On March 31, the Centre introduced new domicile rules for Jammu and Kashmir much in the same way it revoked special status for the state and split it into two Union Territories eight months earlier. Both decisions were taken without consulting the people it concerned the most, amid a lockdown.
In August, the Centre poured thousands of troops into Kashmir, enforced a communication blackout and put residents under one of the most severe lockdowns ever seen in the Valley. In March, it is a different lockdown, imposed to combat the coronavirus pandemic and voluntarily followed by thousands of people anxious about the spreading disease. But the introduction of the domicile rules at a time when people are forced to stay in seems fortuitous – despite voices of dissent against the new rules, there will be no public protests against them. Eight months after the Centre unilaterally divided and downgraded Jammu and Kashmir, it seems reluctant to restore regular democratic processes there.
When the Centre on August 5 revoked the special status accorded to Jammu and Kashmir under Article 370 of the Indian Constitution, it also repealed Article 35A. This provision, introduced in 1954, empowered the state government to define “permanent residents” and reserve certain rights for them. For decades, the permanent residents of Jammu and Kashmir were those who were state subjects in 1954, or those who had lived in and owned land in the state for 10 years in 1954, and their descendants. The right to own land, hold government jobs and get state scholarships were among the rights and privileges reserved for them.
These were considered necessary safeguards to preserve the identity and autonomy of a culturally and politically distinct region. One of the key anxieties around the August 5 decision, when these guarantees were suddenly whipped away, was the loss of land and jobs assured to local residents for so long. Residents of the Kashmir Valley, in particular, feared the decisions were a prelude to “demographic change”, as land and jobs would be parcelled out to others.
In order to assuage these fears, Central ministers and several senior Bharatiya Janata Party leaders promised domicile laws to safeguard the rights of local residents. But the current set of domicile rules fail to live up to the promise. They provide an expansive definition of “domicile” – anyone who has lived in Jammu and Kashmir for 15 years or studied there for seven years and written board examinations, as well as the children of various Central government officials and public sector employees. Only the lowest paying government jobs are reserved for domiciles.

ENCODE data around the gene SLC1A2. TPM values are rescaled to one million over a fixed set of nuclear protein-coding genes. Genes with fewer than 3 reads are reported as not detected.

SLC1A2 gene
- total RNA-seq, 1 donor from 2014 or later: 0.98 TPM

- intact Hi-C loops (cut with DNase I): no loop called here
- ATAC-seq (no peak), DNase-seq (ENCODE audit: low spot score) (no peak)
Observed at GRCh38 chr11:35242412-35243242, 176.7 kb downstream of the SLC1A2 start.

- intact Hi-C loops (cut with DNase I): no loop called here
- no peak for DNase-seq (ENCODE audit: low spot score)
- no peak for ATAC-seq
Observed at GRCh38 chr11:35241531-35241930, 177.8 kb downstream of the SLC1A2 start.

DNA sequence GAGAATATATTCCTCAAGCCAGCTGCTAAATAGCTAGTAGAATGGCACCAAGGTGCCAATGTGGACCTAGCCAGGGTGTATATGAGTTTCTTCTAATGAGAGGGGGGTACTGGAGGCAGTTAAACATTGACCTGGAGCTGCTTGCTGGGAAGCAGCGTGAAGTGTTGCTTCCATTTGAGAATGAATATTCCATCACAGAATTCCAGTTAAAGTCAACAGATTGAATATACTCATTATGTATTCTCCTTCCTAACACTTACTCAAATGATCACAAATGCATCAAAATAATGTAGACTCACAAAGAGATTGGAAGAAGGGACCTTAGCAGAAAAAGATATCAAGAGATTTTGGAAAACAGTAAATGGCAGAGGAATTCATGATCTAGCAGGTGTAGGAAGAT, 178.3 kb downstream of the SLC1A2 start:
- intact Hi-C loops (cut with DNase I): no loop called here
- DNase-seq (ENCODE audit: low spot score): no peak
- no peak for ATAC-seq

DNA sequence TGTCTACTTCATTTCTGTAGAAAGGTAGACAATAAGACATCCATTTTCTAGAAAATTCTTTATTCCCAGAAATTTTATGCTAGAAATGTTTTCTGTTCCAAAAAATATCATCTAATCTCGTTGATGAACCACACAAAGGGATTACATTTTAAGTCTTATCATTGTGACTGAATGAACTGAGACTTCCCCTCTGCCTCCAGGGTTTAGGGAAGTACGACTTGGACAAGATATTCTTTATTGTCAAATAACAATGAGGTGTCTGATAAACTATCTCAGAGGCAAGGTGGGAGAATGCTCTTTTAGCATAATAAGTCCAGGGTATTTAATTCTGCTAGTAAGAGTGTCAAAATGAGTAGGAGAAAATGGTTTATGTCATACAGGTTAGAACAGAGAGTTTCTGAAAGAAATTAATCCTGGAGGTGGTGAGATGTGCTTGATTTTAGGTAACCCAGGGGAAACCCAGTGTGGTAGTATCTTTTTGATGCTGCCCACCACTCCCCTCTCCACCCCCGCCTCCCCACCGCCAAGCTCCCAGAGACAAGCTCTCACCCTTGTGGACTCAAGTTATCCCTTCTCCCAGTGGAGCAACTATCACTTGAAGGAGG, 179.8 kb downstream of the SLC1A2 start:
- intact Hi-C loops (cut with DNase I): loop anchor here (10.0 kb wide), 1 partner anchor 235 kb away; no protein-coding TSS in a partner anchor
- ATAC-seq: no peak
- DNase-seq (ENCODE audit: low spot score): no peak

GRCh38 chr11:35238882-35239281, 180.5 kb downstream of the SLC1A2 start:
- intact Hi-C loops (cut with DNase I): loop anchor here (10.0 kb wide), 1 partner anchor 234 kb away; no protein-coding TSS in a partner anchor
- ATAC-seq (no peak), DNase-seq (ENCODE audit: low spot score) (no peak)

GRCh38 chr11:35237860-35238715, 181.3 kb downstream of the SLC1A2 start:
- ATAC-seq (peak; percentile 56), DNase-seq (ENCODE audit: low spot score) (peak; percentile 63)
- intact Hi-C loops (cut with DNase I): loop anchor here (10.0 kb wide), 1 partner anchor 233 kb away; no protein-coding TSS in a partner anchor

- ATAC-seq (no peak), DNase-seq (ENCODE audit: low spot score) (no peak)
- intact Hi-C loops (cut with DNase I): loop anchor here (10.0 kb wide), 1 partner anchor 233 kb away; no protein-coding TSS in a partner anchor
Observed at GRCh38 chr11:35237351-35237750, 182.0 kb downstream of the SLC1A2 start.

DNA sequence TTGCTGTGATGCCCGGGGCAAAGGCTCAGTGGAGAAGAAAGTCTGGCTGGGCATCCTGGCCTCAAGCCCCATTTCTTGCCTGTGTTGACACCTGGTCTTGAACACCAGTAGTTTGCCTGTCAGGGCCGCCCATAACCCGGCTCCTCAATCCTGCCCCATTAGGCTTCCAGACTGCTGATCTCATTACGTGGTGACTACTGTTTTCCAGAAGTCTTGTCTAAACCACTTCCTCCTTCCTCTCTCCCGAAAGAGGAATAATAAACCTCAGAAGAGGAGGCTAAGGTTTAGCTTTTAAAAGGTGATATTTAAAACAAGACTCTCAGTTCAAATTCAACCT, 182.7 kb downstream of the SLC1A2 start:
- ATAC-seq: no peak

The loss of reservations in government jobs is a blow to a region where unemployment is high and the government is arguably the largest employer. Even Jammu, where large sections of the population had cheered on the revocation of special status, greeted the new rules with dismay. In Kashmir, where the gutting of Article 370 was felt to be a death blow to the region’s political identity, the move is being seen as the first step to the feared “demographic change”.
These sweeping changes have been made, moreover, at a time when one former chief minister and several other political leaders are still in jail. Over the last few months, a few political players, who did not object to the loss of special status and were happy to toe Delhi’s line, were allowed to launch a new party. They were to represent the Centre’s promise of restoring political activity in Jammu and Kashmir. But even these leaders, who demanded domicile status as a panacea to the region’s grievances, were unhappy with the new rules and demanded that all stakeholders be consulted.
Sprung as a surprise when the country and the world are reeling from a pandemic, the rules show up the Centre’s token attempts to restore political activity as hollow gestures. Heightening the insecurities of the local population, the rules have laid to rest all doubts about the motivations behind the August 5 decisions. They were never meant to benefit the people of Jammu and Kashmir and guarantee them better rights, as the Centre had argued at the time. They were Delhi’s attempt to stamp out the political will and character of a long rebellious region.